Chef Shamil Velazquez, formerly of Husk Greenville, will helm the kitchen at new Neighborhood Dining Group restaurant, Delaney’s Oyster House, set to open later this summer at 115 Calhoun St. Velazquez says he can already picture diners sitting on one of the two piazzas sipping bubbly and slurping oysters from our local waters. “It will be fun, simple, elegant.”
Set in a 19th century Charleston Single House, Delaney’s will be open for lunch and dinner, serving fruits de mer and ample raw bar offerings alongside “inventive cocktails,” craft beers, and wines inspired by “past and present maritime-influenced climates and terroir from around the world.”
If you Google 115 Calhoun, you may find a landing page for boutique Hotel Bella Grace — this is not that; Neighborhood Dining Group assures us that they’ve fully taken over the spot, and the hotel is no longer utilizing the historic home as a dining space.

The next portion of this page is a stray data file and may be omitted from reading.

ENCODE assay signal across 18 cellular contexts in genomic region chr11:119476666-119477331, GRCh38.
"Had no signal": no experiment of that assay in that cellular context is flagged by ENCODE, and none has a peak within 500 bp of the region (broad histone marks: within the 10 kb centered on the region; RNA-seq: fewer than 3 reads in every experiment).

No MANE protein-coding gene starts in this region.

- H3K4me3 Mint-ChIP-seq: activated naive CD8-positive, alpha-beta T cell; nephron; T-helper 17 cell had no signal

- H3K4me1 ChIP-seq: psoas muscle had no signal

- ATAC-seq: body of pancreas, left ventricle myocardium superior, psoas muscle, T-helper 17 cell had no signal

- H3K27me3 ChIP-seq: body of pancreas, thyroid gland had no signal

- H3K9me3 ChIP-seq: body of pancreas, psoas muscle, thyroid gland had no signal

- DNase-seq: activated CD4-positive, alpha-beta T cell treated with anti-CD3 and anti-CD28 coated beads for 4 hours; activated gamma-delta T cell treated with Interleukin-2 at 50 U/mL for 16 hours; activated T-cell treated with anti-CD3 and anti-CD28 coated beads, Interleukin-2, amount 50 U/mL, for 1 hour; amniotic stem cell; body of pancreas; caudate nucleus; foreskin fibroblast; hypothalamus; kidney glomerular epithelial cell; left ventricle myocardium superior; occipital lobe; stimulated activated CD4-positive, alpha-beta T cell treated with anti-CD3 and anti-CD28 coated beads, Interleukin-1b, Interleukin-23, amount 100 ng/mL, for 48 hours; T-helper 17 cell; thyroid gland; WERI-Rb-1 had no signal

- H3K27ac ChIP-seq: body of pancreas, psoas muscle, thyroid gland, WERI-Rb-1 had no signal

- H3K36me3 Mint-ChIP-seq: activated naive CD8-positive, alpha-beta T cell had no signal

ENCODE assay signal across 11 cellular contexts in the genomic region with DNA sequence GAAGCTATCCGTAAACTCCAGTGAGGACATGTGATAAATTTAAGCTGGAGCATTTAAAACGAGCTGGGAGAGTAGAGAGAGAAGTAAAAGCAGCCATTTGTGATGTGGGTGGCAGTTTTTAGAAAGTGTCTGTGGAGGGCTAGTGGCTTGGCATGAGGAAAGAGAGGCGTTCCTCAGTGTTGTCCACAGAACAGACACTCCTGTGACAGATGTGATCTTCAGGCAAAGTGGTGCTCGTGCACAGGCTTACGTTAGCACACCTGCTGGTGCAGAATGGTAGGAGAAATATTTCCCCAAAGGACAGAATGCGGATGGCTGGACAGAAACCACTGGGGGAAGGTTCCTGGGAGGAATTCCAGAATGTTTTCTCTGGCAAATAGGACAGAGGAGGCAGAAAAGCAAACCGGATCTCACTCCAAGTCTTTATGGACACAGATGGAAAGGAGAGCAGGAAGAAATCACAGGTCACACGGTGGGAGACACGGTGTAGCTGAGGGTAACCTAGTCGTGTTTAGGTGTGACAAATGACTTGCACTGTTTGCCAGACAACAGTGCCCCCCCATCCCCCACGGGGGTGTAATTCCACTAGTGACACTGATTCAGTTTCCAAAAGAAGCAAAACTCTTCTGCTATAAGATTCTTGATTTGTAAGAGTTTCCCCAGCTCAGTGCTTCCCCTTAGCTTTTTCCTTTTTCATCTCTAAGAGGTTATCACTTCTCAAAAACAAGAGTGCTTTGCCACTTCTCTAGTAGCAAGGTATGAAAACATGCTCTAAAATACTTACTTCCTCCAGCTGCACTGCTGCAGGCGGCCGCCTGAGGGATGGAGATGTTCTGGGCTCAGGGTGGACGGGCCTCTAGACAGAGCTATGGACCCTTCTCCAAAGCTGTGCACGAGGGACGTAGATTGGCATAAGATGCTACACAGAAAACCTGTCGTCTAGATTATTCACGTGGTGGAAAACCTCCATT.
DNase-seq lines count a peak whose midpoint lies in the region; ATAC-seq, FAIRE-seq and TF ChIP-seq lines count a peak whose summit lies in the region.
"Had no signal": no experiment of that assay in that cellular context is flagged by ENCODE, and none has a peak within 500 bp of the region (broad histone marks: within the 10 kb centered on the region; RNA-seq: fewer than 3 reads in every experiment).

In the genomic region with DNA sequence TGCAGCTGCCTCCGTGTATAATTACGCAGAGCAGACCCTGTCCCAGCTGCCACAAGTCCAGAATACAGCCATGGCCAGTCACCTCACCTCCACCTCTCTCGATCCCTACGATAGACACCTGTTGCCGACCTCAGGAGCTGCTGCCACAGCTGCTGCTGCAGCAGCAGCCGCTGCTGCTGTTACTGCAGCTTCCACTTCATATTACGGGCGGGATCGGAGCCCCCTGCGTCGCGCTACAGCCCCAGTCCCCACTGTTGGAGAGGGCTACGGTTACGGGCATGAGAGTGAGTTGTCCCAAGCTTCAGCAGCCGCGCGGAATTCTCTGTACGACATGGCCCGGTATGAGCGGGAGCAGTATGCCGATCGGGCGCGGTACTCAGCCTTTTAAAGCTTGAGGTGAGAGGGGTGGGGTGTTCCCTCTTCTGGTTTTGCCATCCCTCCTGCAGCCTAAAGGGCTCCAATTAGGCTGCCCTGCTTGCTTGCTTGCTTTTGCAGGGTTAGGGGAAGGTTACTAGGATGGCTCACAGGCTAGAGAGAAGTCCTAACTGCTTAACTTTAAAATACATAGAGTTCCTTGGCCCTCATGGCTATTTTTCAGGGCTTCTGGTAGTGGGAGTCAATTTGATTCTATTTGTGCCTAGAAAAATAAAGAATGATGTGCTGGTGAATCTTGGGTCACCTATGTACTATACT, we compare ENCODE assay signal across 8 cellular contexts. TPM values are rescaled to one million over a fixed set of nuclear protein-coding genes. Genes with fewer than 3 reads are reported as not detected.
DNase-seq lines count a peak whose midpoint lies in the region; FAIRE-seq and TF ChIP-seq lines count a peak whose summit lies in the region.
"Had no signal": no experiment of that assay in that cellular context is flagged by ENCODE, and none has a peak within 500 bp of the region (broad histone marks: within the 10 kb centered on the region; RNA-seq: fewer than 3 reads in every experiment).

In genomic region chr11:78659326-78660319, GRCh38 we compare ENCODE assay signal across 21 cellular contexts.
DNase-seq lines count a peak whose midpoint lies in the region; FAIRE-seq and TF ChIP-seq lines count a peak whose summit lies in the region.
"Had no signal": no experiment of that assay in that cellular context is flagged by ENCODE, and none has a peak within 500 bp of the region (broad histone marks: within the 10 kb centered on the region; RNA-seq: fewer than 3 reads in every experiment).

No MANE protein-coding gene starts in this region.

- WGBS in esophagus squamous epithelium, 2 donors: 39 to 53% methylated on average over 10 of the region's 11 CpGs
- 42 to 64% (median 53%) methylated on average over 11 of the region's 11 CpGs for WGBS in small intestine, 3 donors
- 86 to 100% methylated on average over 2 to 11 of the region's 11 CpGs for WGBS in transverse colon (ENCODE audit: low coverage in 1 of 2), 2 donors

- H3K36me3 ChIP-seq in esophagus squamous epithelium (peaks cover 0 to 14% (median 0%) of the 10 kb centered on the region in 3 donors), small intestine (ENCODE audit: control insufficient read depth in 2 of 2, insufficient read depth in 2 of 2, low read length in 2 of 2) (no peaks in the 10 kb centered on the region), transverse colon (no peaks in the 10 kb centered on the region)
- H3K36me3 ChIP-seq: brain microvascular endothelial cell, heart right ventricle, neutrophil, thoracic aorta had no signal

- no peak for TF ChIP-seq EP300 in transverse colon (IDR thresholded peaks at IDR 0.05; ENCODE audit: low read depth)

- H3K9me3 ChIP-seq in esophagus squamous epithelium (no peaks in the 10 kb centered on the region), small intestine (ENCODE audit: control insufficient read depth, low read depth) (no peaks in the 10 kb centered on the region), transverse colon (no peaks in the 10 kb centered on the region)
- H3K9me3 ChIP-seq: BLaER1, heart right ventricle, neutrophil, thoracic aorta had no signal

Velazquez says that, like all Neighborhood Dining Group restaurants — Husk, McCrady’s, McCrady’s Tavern, and Minero — Delaney’s “will strives to help local farmers.” “It’s our due diligence as chefs to give them a voice,” he says. In addition to S.C. farmers, Velazquez says he’ll explore the entire Southeastern region, seeking out the best seafood and how “different waters affect flavor.”
A Puerto Rico native, Velazquez says he’s excited to work close to the beach. He grew up with fresh seafood and notes that when you have quality product, “it really speaks for itself, you don’t even need to add salt, just two-three ingredients, keep it straightforward.”
The chef says he’s “not trying to do another seafood restaurant in Charleston.” Drawing inspiration from local produce, the history of the 19th century home (diminutive kitchen and all), and even his staff, Velazquez says the menu will be “simple but delicious.” “We’re going to keep it familiar and tight … I want to share my story and see what stories my employees have.”
Follow along with Delaney’s progress on Instagram.
Support the Charleston City Paper
We’ve been covering Charleston since 1997 and plan to be here with the latest and Best of Charleston for many years to come. In a time where local journalism is struggling, the City Paper is investing in the future of Charleston as a place where diverse, engaging views can flourish. We can't do it without our readers. If you'd like to support local, independent journalism: